clock menu more-arrow no yes mobile

Filed under:

Orioles 2, Nationals 1: Thunder and lightning

Though depleted of its usual contingent, the outfield continues the traditional victory jump-bump.  (Photo by Mitchell Layton/Getty Images)
Though depleted of its usual contingent, the outfield continues the traditional victory jump-bump. (Photo by Mitchell Layton/Getty Images)
Getty Images

It was a dark and stormy night when Jason Hammel took the mound. The game was delayed for an hour due to a thunderstorm that never quite arrived, but Hammel was both thunder and lightning tonight. In tying his career high of ten strikeouts, he flashed a mid-90s fastball with great command - no walks at all - and brought his own lightning with a curveball that made hitters look foolish. Natitude brought itself to Birdland tonight, and the orange wave rolls out triumphant into the Baltimore night.

One start after his complete game shutout performance in Atlanta, it looked like Hammel might be trying to do that very same thing again, just with more hits allowed. He gave up five on the night and powered through two errors by Mark Reynolds at first base. The lone run was unearned. There were a couple of hard hit balls in the 8th and he did not return for the 9th. Jim Johnson came in to close it out and fielded a sharp liner by Danny Espinosa after getting two quick outs to end the game.

Hammel needed to be at his best again, because the Orioles offense was not in a mood to deliver, although they delivered just enough. Reynolds delivered a bit of redemption for his defensive play by hitting a solo home run in the 2nd inning, getting out ahead of the unearned run that scored because of his throwing error on a weird play where a runner managed to score from first on an infield grounder. The less said about it, the better. Hammel also had to contend with another game with Chris Davis in the outfield. While he had that one nice diving catch in Atlanta, he seemed to try to duplicate that play today on a ball that he had no business diving towards. No big deal: Jason will just go ahead and strike out the side. Who needs outfielders anyway?

The Orioles' other run - the margin of victory - came in the 5th inning where they managed to scratch out a run with a couple of two out base hits. Nick Johnson was hit by a pitch, took second on a single by Brian Roberts and scored on a double by J.J. Hardy. There were two outs and two men on as Davis came to the plate, but he flew out to center to end the threat. Davis is now 0 for his last 24, but Hammel needed no more help. He must have been watching during the series against New York and decided to take matters into his own hands.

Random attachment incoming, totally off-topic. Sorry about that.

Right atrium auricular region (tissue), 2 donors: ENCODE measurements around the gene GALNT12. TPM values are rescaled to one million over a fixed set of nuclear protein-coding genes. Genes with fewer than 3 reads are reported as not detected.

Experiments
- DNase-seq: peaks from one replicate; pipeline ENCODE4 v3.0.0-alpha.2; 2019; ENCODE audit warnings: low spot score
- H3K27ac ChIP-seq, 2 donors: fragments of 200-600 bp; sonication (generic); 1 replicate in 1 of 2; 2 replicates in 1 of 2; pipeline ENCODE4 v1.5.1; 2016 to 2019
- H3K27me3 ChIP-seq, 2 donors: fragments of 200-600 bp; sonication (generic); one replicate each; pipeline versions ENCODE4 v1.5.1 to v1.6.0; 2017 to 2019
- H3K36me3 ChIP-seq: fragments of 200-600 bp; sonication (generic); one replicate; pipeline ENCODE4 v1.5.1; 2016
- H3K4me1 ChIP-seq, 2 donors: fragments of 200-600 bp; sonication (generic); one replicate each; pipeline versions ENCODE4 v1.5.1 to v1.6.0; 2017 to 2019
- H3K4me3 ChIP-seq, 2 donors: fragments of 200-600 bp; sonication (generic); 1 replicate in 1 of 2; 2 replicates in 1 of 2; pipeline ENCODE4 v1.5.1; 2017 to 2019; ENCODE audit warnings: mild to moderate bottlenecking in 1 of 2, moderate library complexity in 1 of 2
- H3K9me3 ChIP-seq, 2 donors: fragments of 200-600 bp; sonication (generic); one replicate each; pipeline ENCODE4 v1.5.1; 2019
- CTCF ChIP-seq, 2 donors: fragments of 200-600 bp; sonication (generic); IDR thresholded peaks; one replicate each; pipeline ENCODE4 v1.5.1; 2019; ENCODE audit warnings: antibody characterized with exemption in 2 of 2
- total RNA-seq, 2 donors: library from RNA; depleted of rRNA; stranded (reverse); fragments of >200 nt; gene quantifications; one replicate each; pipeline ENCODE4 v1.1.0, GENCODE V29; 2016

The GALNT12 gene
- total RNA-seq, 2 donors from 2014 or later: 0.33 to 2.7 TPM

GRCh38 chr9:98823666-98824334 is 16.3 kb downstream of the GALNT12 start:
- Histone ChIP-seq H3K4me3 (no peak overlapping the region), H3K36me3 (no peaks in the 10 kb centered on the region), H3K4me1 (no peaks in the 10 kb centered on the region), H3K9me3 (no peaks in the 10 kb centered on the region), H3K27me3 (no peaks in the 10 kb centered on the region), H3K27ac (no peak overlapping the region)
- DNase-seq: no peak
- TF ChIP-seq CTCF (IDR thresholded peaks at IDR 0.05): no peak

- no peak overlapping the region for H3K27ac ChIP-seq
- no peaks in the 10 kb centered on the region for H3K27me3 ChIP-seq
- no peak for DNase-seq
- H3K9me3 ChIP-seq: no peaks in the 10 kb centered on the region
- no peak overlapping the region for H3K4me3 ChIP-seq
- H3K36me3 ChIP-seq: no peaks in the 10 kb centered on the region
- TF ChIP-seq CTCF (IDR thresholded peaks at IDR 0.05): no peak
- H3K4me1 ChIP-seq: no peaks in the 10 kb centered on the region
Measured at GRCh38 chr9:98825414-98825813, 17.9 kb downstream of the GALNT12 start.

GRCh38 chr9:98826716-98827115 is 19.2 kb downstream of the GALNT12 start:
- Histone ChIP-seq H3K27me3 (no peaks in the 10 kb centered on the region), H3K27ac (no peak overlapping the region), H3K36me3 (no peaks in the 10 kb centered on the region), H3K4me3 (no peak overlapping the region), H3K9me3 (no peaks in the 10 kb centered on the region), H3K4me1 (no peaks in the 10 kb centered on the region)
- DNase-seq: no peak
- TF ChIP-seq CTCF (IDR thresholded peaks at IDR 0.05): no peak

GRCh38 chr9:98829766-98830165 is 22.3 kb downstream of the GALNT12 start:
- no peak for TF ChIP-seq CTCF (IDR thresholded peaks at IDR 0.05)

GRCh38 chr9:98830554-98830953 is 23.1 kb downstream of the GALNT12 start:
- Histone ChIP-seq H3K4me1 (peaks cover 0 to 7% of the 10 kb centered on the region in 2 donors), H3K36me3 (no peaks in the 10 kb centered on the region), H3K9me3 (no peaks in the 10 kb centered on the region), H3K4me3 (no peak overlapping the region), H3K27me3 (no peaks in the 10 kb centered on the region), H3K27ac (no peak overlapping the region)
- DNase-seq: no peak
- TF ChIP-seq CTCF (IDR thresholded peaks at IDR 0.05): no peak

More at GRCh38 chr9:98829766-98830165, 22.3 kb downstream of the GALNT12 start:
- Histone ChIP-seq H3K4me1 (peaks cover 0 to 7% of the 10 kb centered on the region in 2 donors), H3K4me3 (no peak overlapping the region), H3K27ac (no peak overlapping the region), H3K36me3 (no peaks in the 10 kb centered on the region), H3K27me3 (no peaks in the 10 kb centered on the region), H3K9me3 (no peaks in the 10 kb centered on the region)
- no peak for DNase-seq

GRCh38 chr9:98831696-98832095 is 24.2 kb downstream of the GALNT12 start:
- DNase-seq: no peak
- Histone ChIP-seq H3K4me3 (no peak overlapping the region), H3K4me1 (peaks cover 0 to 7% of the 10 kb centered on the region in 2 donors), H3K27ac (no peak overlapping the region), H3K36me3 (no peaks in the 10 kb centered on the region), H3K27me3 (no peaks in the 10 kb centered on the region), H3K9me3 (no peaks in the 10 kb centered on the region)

It's tough to express how much of a surprise Hammel has been. We often talk on here about how the official Camden Chat opinion seemed to be that Jeremy Guthrie was traded for a couple of guys who would probably not be any better than him. Instead we have our hands on a strikeout pitcher who's sporting a 2.61 ERA after 14 starts, good for 6th lowest in the ERA. He is a dominant pitcher and he is the reason the Orioles won tonight.

The hot-hitting Bryce Harper had no chance against Hammel. He went 0-4. The Nationals contingent in the crowd tried to get a little cheer going for him as he came up to the plate in the first inning, but they were lustily booed down by the rest of a sellout crowd of 45,891 that stuck it out through the rain that fell intermittently throughout the game. There were a number of them there, but being as they are newly-converted Nats fans, they don't really know how to get cheers going, like, say, the Philadelphia fans did. There was no doubt that this was Oriole Park tonight.

There were only four at-bats for the Nationals all night where there were runners in scoring position. Two came in the second after Davis played the Michael Morse liner into a double - it would have likely just been a single if he hadn't made the dive - and two followed back-to-back hits by Ian Desmond and Espinosa in the 7th. Hammel responded by whiffing Roger Bernadina to bring up catcher Jesus Flores with two down. After eight innings with no earned runs tonight, he's working on a 19 inning scoreless streak.

Flores hit a hard liner to short. I was ready to groan in agony, but then J.J. Hardy leaped and made the catch as the crowd went wild. The hardest thing about being in the press box is that you're not supposed to cheer. I have about one moment a game where I can't resist making a small gesture or letting one sound escape. This was my moment in this game. I half-raised my fists and immediately thought better of it. I hope they'll forgive me my one slight.

With the win, the Orioles picked up their 40th of the year, bringing them to a 40-30 record. They haven't had 40 wins in June since 2008, when they were 40-36, where last year they had a record of 40-57 on July 23 and a record of 40-74 on August 11 in 2010. That will play.

Johnson's save was his 21st of the year. Could he and Hammel both be playing their way into the All-Star conversation? Johnson now sports a 1.14 ERA.

The O's now have a 12-6 record in one run games, and not surprisingly they are 18-1 when their starter goes at least seven innings in the game. This continues to be the story for the Orioles: as long as the starting pitching is good enough, then the bullpen closes the door and they win some exciting games. Tonight was no exception as they got back on the right foot after being swept in New York.

They will look to get back to their series winning ways tomorrow evening at 7:15pm - which I believe will be another FOX game, so those of you in unfortunate markets may be screwed. The matchup will be Wei-Yin Chen for the Orioles against Edwin Jackson for the Nats.